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Amy Johnson Crow, on her blog No Story Too Small, has challenged her fellow bloggers to post 52 Ancestors in 52 Weeks. This is week twenty-four.

My great-great-great grandfather Christopher Summerville was born in April 1822 in Irvinestown, Co. Fermanagh, Ireland to James and Jane (unknown) Somerville. Family legend suggests Christopher had five brothers – two went to Australia, one went to California, and two came to Ontario. I have not yet attempted to trace the other four – maybe someday!

He married Elizabeth Humphreys sometime around 1840, while they were still in Ireland.

They emigrated to Canada in 1846, as the potato famine was taking hold in Ireland. The records of James Allison, Emigrant agent at Montreal, show the family on June 19, 1846, on a “List of destitute emigrants forwarded to Montreal per steamer ‘Montreal’.” They are shown with a final destination of Toronto. The ‘family’ includes an adult male and an adult female, two children between the ages of 3 and 12 and a ‘free’. This would be Christopher and Elizabeth and their children John (about 5), Annie (about 3) and Jane (under a year).

Jane passed away the following month, on July 26, 1846. We had always believed she had died at sea, but it appears that she survived the voyage but not far beyond it.

By 1851, the family has settled in East Gwillimbury, York County, Ontario. The census shows Christopher (32), Elizabeth (33), John (10), Ann (8), Hugh (3), and Jane (1). Jane was named after her deceased sister. Christopher is listed as a labourer and the family is living in a one-story frame house.

In 1861, the family is still in East Gwillimbury, but their house is now a two-story frame, which suggests they have settled in well to life in Canada. Christopher (42) and Elizabeth (43) are living there with Ann (17), Hugh (12), Jane (10), Elizabeth (6), Christopher (4), and Mary (3). Christopher is listed as a labourer while Hugh and Jane are in school.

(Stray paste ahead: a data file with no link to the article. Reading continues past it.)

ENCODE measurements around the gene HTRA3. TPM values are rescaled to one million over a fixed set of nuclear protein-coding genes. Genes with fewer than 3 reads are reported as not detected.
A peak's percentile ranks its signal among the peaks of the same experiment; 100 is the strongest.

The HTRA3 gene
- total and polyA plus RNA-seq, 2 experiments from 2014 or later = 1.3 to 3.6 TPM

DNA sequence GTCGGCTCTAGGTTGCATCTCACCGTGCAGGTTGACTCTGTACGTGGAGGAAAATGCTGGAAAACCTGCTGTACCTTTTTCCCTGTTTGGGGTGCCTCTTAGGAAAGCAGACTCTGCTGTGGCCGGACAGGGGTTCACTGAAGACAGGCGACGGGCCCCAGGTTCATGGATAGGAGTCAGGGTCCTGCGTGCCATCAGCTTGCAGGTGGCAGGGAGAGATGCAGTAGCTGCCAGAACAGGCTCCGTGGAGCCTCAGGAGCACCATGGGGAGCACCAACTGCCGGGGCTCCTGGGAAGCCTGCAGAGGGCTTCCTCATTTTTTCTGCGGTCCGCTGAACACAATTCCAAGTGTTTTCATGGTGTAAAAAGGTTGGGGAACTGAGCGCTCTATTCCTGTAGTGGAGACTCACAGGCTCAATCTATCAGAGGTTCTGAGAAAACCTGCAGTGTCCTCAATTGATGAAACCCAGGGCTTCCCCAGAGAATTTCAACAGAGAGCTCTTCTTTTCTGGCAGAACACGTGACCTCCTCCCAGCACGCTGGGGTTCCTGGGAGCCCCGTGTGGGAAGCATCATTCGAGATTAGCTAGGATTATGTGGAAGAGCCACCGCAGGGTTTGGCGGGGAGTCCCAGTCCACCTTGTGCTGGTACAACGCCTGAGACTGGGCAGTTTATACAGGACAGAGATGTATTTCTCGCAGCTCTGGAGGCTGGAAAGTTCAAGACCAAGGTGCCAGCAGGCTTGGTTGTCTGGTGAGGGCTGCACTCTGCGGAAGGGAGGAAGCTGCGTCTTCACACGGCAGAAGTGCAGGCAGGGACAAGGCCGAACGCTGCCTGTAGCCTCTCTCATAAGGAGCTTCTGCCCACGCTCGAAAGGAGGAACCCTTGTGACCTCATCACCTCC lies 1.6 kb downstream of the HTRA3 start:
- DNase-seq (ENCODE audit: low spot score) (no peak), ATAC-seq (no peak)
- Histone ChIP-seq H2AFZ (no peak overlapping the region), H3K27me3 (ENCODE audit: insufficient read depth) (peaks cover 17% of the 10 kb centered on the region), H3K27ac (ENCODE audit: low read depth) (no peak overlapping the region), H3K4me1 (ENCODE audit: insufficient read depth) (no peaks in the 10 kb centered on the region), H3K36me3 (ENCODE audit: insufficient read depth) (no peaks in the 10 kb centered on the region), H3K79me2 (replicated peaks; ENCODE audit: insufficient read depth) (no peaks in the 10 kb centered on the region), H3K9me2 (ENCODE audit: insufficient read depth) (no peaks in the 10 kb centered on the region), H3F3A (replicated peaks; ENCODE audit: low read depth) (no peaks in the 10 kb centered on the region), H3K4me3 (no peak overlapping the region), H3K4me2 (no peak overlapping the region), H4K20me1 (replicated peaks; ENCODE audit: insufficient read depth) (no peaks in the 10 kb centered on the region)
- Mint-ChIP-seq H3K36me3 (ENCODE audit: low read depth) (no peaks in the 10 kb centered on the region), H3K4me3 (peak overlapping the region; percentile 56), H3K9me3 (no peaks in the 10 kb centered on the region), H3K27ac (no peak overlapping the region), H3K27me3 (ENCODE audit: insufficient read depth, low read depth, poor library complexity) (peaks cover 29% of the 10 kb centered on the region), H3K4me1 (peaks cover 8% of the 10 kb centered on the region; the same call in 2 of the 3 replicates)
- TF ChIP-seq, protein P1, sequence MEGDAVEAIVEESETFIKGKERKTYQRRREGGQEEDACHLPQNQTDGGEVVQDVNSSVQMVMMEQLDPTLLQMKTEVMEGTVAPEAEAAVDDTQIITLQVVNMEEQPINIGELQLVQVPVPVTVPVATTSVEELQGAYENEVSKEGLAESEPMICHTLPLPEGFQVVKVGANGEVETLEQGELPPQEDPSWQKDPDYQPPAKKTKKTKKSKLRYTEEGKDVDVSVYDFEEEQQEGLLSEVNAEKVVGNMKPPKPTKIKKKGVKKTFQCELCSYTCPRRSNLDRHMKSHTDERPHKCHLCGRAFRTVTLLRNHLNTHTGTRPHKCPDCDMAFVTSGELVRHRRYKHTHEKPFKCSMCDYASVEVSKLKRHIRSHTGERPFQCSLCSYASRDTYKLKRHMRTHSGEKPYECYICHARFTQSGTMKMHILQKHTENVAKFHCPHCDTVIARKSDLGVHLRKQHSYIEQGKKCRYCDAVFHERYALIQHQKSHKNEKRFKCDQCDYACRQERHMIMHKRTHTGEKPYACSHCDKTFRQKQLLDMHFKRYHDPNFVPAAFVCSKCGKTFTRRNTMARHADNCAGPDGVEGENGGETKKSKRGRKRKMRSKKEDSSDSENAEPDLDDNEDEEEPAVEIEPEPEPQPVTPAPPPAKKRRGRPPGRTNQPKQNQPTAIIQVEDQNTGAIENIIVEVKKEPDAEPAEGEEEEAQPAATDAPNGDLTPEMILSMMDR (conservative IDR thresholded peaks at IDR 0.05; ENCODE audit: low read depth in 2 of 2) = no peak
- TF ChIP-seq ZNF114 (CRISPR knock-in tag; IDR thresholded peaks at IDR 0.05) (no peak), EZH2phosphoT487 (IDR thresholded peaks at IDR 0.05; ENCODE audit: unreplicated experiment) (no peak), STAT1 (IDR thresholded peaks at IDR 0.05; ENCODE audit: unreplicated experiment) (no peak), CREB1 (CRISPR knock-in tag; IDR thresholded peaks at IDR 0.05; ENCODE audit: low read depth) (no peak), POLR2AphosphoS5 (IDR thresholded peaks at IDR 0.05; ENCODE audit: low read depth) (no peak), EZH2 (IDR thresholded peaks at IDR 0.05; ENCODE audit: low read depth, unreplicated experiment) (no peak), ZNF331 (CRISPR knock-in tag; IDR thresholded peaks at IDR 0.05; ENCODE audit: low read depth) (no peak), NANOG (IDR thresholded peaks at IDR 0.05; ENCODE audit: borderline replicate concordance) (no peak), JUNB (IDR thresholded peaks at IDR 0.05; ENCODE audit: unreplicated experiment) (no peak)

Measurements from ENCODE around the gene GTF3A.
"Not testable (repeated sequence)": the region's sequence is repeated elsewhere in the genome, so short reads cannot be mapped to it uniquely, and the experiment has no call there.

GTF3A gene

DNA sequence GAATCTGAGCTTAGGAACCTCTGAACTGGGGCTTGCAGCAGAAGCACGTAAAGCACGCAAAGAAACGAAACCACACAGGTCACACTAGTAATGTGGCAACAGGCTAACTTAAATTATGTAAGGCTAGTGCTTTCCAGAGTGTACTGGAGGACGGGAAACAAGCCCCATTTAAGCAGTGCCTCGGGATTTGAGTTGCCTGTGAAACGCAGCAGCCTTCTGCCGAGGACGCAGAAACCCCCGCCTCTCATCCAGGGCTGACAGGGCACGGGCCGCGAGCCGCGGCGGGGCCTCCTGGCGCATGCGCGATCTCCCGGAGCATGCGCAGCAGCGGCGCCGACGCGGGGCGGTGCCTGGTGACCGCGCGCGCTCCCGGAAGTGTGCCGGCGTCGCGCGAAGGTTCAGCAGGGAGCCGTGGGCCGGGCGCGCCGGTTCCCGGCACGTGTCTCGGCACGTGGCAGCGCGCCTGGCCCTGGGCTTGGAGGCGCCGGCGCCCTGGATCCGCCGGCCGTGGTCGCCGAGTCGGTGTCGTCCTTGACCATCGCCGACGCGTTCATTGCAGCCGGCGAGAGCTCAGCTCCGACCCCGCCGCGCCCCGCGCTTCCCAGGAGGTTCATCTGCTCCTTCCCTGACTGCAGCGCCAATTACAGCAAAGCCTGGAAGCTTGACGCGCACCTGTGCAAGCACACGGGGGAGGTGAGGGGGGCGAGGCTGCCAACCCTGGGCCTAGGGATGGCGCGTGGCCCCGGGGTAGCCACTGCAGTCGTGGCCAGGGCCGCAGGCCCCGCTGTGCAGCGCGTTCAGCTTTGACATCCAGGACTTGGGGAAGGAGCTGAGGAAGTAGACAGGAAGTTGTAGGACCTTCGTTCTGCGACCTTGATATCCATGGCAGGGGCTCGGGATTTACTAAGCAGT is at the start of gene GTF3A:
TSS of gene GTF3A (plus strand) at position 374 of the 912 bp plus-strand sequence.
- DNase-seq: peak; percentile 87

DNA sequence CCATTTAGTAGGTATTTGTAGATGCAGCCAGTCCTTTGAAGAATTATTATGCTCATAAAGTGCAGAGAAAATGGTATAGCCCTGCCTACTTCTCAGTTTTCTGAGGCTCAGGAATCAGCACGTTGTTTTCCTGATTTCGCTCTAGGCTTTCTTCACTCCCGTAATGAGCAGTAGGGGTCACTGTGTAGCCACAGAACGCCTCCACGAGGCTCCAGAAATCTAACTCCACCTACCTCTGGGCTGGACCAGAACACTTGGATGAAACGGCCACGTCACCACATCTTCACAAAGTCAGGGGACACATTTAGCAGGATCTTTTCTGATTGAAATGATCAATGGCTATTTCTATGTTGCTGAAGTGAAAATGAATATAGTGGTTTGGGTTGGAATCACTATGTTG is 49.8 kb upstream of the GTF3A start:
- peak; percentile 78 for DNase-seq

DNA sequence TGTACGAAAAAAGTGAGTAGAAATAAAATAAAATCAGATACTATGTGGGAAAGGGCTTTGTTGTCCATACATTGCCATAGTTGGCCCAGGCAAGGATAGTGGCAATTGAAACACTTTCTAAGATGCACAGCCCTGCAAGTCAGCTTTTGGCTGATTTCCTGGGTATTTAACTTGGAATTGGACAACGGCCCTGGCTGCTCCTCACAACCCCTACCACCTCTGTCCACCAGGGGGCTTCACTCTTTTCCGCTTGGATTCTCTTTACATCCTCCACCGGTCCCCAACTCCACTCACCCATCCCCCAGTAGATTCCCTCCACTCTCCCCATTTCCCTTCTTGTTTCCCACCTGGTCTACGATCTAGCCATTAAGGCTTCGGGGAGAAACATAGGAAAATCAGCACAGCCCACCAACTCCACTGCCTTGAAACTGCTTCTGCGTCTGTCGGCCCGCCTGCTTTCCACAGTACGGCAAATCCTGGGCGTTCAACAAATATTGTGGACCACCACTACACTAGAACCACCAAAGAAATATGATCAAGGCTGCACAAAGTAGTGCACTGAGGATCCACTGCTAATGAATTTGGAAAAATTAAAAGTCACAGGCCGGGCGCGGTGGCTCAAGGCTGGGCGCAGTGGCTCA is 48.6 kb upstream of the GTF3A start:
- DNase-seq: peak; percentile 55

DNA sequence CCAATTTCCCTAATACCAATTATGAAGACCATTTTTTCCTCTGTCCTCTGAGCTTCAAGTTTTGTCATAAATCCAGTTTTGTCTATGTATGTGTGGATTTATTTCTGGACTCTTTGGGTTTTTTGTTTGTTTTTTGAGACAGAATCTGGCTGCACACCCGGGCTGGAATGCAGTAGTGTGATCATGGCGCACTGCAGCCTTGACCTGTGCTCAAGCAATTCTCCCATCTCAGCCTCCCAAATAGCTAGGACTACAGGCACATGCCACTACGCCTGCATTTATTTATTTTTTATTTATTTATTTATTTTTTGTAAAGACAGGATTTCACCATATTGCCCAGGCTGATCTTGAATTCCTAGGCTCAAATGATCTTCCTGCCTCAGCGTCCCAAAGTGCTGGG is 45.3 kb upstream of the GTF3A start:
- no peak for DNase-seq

By 1871, Christopher (50) and Elizabeth (52) are home with Jane (20), Christopher (14) and Mary (13). Christopher is a labourer and Jane is now a seamstress. Christopher and Mary are attending school, but this is the first census where it is clearly indicated that Christopher cannot write and Elizabeth is unable to read or write.

In 1881, the family continues to live in East Gwillimbury. Christopher (60) and Elizabeth (59) are home with Christopher (24) and Mary (23). Christopher Sr. is still a labourer while Christopher Jr is a carriage maker.

The 1880s were not kind to the family. Christopher Jr. passed away in 1884 and Mary passed away at the beginning of 1886, followed by Elizabeth on November 3 of that year.

On July 2, 1887, Christopher remarried. The marriage records for the County of Simcoe, division of Bradford, show Christopher Somerville (son of James and Jane Somerville) of Irish descent marrying Sarah Pearsall (daughter of Robert and Sarah Pearsall). Sarah was 24 years old to Christopher’s 60.